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A ‘rainbow diet’ to prevent, treat cervical cancer

Published:Wednesday | April 26, 2017 | 12:14 AMDr Joy Callender
Adopt the ‘Rainbow Diet’ - five to nine servings per day of a variety of coloured foods.

Nutrition is important to prevent cervical cancer, during the treatment of this cancer, and after recovery from cervical cancer. A diet low in fruits and vegetables increases the risk for cervical cancer. Prevention involves eating a diet based on a variety of healthy foods, which include brightly coloured

vegetables, fruits, whole grains and ground provisions, legumes and nuts, cold water fish and seafood.

Women who smoke have twice the risk of damaging the DNA of cervical cells compared with non-smoking women.

Conventional treatments for cervical cancer include a combination of surgery, radiation therapy, and chemotherapy. Although these may be imperfect, they are the therapies proven by research to offer long-term success when started early. The cervix is the lower part of the uterus. Radiation treatment involves radiation to the pelvic region, which is close to the gut. The latter can be easily irritated and diarrhoea is a possible side effect. A restricted residue diet is used to prevent this. Your nutritionist or dietitian can help with this.

Chemotherapy, depending on the drugs used, or the cancer itself can cause the following:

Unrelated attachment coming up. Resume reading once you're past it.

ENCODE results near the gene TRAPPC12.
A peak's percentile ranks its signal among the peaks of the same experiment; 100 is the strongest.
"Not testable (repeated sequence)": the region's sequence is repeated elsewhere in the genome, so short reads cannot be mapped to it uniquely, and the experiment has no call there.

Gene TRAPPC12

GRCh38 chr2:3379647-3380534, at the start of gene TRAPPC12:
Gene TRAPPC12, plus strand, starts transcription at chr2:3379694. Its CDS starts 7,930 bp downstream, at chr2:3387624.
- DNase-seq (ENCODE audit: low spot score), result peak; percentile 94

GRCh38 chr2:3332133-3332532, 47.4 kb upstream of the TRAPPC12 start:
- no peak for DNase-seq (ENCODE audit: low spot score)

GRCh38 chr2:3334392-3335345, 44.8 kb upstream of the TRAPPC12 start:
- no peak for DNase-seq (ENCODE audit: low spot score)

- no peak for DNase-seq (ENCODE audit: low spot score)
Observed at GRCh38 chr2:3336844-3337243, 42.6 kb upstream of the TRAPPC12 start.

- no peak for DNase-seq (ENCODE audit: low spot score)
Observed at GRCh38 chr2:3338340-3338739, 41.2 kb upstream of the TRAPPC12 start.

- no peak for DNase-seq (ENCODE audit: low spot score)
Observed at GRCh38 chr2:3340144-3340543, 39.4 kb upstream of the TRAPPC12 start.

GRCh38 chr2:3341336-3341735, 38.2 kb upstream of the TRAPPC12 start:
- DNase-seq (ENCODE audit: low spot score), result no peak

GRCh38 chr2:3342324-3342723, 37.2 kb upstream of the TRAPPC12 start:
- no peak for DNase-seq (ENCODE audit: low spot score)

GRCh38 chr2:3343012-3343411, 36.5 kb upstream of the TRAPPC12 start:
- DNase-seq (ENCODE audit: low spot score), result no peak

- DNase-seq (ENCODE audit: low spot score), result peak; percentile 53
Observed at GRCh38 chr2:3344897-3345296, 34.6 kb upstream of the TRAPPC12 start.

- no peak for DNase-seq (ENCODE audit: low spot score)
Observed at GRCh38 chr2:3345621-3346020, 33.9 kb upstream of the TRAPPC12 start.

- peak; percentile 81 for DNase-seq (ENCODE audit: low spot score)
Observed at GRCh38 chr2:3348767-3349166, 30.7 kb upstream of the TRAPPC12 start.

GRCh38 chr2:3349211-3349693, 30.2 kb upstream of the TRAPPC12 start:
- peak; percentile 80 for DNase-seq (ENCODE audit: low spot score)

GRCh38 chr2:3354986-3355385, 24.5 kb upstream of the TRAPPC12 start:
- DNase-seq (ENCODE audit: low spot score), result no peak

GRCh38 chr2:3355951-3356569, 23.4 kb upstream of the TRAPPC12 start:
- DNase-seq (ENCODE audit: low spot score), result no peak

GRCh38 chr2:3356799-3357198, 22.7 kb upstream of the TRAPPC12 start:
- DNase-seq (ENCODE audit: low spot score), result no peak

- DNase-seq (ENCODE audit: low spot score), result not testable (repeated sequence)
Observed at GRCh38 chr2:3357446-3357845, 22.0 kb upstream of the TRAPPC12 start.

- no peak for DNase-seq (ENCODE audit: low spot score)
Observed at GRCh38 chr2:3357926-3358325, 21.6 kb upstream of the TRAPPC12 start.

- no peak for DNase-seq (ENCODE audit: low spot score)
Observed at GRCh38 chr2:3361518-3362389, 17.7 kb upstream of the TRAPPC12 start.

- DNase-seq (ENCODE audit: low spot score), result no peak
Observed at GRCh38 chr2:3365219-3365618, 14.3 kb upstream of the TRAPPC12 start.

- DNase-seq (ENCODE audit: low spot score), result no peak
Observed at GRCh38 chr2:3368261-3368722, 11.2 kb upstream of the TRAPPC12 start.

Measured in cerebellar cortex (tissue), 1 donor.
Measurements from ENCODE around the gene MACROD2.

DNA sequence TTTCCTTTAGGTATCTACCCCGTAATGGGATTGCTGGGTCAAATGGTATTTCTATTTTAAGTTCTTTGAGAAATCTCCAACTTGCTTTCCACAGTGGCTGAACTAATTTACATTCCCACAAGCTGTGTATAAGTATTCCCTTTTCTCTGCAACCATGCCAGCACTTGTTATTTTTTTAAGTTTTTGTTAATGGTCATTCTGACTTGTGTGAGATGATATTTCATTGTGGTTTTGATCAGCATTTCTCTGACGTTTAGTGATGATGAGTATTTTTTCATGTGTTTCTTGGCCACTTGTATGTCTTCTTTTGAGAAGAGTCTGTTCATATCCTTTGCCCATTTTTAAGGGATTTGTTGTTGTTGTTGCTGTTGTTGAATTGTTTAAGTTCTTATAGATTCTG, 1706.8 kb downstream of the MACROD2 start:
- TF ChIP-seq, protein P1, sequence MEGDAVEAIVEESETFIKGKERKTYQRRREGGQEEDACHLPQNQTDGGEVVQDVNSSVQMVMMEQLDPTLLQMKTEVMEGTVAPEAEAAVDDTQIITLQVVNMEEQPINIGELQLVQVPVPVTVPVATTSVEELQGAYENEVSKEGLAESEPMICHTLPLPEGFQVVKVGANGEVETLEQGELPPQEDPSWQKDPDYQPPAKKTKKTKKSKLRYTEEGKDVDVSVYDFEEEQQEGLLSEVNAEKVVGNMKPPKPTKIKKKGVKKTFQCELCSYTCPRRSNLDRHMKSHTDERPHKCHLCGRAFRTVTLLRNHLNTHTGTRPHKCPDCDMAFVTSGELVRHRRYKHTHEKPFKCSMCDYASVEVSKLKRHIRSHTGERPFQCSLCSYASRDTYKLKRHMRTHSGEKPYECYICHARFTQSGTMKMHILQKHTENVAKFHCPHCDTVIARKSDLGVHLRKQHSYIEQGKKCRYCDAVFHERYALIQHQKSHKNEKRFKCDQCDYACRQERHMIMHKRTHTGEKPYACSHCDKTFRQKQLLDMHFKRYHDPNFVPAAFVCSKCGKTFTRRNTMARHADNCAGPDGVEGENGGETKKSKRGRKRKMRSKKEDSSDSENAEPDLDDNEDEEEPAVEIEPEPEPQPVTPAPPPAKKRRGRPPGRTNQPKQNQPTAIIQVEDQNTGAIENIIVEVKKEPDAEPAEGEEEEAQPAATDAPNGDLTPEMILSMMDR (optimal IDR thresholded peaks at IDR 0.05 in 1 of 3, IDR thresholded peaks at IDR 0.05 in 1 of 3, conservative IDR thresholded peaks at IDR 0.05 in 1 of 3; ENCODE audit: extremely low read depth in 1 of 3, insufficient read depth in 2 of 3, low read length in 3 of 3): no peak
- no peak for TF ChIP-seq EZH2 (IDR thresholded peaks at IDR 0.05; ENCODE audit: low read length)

- Poor appetite

- Weight changes (usually weight loss)

- Insomnia

- Pain

- Nausea

Medical marijuana - which has low levels of THC (tetrahydrocannabinol, the mind-altering component, and higher levels of cannabinoids - may be useful to treat the above. This is an area of very active research.


Diet will vary, depending on the immediate goals.

- Eat small meals more frequently

- Maintain a healthy weight

- Avoid known carcinogens such as cured, smoked, highly processed foods; heavy alcohol intake; environmental toxins, for example, tobacco, some insecticides, etc

- Adopt the 'Rainbow Diet' (five to nine servings per day of a variety of coloured foods)

- Include 'anti-inflammatory' foods such as garlic, turmeric, ginger

- Alcohol intake should be moderate, if at all, and should be limited to any effect on improvement in appetite

- Limit fat intake, especially from animal sources

- The use of ginger and mint (eating and drinking at different times) can help with nausea.

It is important to consult with an expert in nutrition as early as possible.

- Dr Joy Callender is a nutrition specialist at The Nutrition Centre. Email: